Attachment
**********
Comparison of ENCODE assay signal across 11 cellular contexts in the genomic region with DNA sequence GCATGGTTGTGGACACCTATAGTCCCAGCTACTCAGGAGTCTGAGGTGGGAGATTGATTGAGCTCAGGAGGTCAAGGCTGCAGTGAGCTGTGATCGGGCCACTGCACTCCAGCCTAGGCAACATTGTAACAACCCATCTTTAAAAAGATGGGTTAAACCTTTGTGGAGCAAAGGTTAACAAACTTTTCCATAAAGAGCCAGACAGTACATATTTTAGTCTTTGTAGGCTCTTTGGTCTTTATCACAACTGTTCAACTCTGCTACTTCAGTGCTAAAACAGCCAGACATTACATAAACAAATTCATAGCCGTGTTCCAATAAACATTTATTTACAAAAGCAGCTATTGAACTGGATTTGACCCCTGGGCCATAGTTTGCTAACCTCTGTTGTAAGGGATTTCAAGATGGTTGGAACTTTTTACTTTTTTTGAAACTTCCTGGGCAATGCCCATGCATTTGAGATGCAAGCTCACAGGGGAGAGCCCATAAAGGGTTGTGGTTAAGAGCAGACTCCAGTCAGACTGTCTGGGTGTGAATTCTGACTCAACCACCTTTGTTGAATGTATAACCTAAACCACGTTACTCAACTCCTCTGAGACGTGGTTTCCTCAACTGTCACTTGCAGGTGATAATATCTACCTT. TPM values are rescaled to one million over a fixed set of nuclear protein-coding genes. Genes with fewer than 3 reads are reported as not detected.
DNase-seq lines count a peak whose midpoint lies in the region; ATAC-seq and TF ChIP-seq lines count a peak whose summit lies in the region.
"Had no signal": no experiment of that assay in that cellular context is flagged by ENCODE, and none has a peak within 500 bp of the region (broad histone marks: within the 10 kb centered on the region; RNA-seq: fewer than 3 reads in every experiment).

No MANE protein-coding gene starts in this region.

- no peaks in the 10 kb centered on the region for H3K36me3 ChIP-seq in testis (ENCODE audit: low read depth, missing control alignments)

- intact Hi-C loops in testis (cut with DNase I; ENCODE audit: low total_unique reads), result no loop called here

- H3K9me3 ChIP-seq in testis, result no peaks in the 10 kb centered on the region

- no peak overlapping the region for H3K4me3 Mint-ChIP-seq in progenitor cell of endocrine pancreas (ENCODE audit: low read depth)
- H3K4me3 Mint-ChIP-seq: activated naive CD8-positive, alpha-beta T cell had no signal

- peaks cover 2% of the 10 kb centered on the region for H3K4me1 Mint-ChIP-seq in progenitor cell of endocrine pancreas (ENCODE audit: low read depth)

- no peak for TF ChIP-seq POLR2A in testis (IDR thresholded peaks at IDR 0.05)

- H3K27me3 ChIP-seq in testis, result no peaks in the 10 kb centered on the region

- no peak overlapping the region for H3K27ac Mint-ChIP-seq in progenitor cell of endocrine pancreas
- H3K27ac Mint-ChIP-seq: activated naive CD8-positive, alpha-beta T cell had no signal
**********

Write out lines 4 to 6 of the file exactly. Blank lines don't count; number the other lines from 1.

No MANE protein-coding gene starts in this region.

- no peaks in the 10 kb centered on the region for H3K36me3 ChIP-seq in testis (ENCODE audit: low read depth, missing control alignments)

- intact Hi-C loops in testis (cut with DNase I; ENCODE audit: low total_unique reads), result no loop called here